[…] “(Mom) called the next morning to say that Dad had died…I hung up the phone, went to the living room, and picked out a Peter, Paul, and Mary LP from the stack on the table…The trio of voices, so harmonious, celebrated Stewball, the legendary racehorse: ‘Oh way up yonder / Ahead of them all / Came a prancin’ and a dancin’ / the noble Stewball.’ Tears started in my eyes; I did not know why. Today I think of the song as an ode to my father, who had always put himself second, who abjured dancing, who was humble and slow-moving. Now, released from his pain-body, he was a beautiful thoroughbred, dancing proudly, crossing the finish line first.”
IV. If Only There Was a Style Guide.
In Gregory Younging’s brilliant, Elements of Indigenous Style – A Guide for Writing By and About Indigenous Peoples, the author covers the full spectrum of do’s and don’ts and (in my estimation) a few “Hell, NOs!” Older adults and those who write about/depict them could take some pages, literally, from Younging’s book.
Elements of Indigenous Style outlines 22 principles of Indigenous style. The author goes into detail and these tenets are specifically Indigenous, not “cookie-cutter.” It’s worth noting too that in Elements of Indigenous Style the seventh Principle is “Elders.”
“Indigenous style recognizes the significance of Elders in the cultural integrity of Indigenous Peoples and as authentic sources of Indigenous cultural information… Indigenous style follows Protocols to observe respect for Elders.”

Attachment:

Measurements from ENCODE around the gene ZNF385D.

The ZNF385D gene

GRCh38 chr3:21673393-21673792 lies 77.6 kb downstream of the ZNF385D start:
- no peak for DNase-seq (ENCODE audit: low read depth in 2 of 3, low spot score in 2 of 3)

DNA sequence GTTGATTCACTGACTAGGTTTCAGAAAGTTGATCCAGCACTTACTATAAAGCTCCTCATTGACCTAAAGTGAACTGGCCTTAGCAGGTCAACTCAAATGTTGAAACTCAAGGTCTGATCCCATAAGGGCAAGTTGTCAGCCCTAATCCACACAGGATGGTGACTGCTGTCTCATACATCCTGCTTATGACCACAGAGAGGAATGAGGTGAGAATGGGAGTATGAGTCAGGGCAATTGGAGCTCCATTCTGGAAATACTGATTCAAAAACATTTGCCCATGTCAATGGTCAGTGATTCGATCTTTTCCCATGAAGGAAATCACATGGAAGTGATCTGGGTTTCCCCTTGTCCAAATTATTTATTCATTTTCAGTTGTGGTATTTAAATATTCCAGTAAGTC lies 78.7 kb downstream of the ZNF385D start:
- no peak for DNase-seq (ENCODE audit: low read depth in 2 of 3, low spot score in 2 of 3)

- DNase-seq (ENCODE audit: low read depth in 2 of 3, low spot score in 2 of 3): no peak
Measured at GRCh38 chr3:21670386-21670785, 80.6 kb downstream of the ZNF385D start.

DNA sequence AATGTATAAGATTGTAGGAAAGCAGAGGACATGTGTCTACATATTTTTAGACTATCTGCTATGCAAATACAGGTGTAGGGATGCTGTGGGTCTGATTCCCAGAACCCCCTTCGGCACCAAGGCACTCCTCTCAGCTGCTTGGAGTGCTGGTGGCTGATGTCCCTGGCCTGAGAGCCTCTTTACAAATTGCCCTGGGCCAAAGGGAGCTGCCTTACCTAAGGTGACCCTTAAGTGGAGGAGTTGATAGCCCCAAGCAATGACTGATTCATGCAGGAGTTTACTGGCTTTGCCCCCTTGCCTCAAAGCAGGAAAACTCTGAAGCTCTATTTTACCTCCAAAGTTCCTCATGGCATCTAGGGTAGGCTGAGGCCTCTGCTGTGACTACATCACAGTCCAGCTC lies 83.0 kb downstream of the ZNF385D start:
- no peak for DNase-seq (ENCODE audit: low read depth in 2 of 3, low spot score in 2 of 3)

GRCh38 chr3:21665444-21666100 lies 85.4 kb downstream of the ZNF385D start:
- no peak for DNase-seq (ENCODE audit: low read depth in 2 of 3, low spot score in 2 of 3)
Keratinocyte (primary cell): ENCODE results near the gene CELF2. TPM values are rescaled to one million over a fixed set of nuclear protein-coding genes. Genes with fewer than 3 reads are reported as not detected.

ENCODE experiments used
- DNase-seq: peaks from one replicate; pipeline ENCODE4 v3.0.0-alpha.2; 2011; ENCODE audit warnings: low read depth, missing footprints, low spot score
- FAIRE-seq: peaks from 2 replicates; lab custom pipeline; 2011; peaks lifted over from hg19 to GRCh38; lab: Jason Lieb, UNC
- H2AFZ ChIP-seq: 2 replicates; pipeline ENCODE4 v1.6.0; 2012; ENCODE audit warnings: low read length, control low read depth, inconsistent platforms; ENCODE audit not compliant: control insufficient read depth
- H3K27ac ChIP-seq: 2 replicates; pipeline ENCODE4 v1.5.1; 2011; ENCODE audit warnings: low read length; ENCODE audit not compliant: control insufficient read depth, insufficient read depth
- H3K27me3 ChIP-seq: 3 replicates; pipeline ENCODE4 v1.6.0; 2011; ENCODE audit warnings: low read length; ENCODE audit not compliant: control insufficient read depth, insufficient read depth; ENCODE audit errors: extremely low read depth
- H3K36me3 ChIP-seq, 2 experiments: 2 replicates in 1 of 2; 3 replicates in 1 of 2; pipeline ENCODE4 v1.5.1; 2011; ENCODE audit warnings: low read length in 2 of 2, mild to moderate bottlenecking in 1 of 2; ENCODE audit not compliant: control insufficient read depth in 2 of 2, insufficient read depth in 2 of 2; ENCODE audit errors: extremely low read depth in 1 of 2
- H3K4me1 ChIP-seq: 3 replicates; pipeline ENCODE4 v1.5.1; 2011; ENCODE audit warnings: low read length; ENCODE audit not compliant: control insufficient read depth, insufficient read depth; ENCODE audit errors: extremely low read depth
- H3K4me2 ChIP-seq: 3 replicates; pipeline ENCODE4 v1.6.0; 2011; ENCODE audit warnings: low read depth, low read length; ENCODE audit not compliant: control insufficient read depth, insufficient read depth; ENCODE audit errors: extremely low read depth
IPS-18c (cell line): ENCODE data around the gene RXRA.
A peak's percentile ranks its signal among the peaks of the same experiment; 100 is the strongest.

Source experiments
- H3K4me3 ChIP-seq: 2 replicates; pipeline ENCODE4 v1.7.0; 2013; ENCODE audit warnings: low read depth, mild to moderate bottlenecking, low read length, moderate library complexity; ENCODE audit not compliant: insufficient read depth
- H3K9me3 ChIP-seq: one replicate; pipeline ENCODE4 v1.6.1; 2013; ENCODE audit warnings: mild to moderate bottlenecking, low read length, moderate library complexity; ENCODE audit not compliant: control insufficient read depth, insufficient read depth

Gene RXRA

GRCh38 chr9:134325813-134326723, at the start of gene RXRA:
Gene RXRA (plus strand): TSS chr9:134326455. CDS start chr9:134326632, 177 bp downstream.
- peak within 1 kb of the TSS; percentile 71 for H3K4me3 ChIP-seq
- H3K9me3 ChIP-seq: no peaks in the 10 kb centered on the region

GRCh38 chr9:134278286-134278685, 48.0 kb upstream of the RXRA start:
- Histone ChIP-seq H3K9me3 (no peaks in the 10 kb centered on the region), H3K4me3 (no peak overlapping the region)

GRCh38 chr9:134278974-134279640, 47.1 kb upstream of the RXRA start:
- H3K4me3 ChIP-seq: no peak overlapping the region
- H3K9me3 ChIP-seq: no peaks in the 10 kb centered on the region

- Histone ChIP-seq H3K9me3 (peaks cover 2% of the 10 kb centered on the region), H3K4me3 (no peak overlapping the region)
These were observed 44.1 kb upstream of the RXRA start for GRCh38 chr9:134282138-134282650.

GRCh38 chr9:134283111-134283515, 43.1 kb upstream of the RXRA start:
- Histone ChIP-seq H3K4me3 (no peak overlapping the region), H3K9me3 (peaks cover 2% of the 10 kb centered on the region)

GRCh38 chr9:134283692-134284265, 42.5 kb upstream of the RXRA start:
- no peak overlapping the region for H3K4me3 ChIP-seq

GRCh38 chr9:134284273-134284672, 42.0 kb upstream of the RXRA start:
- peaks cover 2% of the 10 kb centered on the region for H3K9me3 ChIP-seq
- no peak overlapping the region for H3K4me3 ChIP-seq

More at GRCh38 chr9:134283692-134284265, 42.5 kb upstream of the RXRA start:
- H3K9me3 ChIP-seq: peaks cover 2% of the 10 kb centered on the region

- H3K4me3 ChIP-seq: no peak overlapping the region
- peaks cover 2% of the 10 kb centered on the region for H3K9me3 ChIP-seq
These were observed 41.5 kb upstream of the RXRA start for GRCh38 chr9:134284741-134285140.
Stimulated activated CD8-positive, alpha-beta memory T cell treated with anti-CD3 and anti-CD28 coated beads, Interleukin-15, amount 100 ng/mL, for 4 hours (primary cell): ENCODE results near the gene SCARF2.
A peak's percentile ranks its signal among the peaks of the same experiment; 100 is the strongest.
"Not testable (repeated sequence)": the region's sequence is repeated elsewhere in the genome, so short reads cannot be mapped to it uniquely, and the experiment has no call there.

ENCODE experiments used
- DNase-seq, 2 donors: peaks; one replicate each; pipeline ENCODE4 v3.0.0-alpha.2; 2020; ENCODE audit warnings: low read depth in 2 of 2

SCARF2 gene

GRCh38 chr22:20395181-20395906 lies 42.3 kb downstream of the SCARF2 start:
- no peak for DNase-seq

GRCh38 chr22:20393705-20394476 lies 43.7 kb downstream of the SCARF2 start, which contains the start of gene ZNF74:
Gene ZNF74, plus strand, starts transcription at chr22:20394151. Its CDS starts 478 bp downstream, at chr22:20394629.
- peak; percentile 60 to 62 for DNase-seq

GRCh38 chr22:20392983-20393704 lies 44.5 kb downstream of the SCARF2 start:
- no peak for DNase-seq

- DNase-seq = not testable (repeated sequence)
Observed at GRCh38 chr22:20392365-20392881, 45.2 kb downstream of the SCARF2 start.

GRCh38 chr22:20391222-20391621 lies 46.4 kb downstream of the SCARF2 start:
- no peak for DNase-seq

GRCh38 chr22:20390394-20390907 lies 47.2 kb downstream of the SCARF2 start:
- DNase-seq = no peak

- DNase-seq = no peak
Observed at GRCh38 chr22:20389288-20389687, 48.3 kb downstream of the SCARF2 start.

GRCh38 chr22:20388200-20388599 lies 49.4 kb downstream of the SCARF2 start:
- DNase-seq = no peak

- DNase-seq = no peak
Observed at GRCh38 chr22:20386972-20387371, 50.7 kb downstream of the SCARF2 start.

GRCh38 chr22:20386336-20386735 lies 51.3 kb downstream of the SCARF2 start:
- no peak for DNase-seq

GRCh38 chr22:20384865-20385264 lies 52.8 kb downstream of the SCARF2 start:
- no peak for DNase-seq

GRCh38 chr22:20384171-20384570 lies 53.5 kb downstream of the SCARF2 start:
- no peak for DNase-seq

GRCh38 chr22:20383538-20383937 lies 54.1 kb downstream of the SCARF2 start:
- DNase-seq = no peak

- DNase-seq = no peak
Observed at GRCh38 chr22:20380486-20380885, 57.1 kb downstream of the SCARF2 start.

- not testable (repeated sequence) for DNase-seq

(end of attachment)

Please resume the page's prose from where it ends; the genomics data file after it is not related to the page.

Page 100-101, “Elements of Indigenous Style – A Guide for Writing By and About Indigenous Peoples,” Appendix A. Brush Education Inc. 2018.
Younging’s work concerning Elders, in particular, could be seen as a trailblazer and inspirational matter, and writers depicting older adults of all “race, creed, colour, and religions” can draw substance from this work.
A similar groundwork—an “Older Adult Style Guide” perhaps—is needed. Something with Elements of Indigenous Style‘s comprehensive nature; a Strunkian Elements of Older Adult Style.
Happily, such a guide DOES exist! In fact, more than ONE!
An excellent publication from nearby Saskatchewan is Words are Powerful. A link to the PDF and the website is included and I’m sure readers will find this to be an excellent source.
For this resource and more, please see Other Reading, below.
V. A Style Guide for Older Adult Characters, Scenes and Stories
[…] “analysis of past and present literature shows that the aged have been stereotyped and portrayed negatively. By not assigning them a full range of human behaviours, emotions, and roles, authors have categorized them, resulting in ‘ageism’—discrimination against the elderly.”
—Anita F. Dodson and Judith H. Hauser, “Ageism in Literature. An Analysis Kit for Teachers and Librarians.” 1981 (Sponsored by U.S. Dept. of Education.)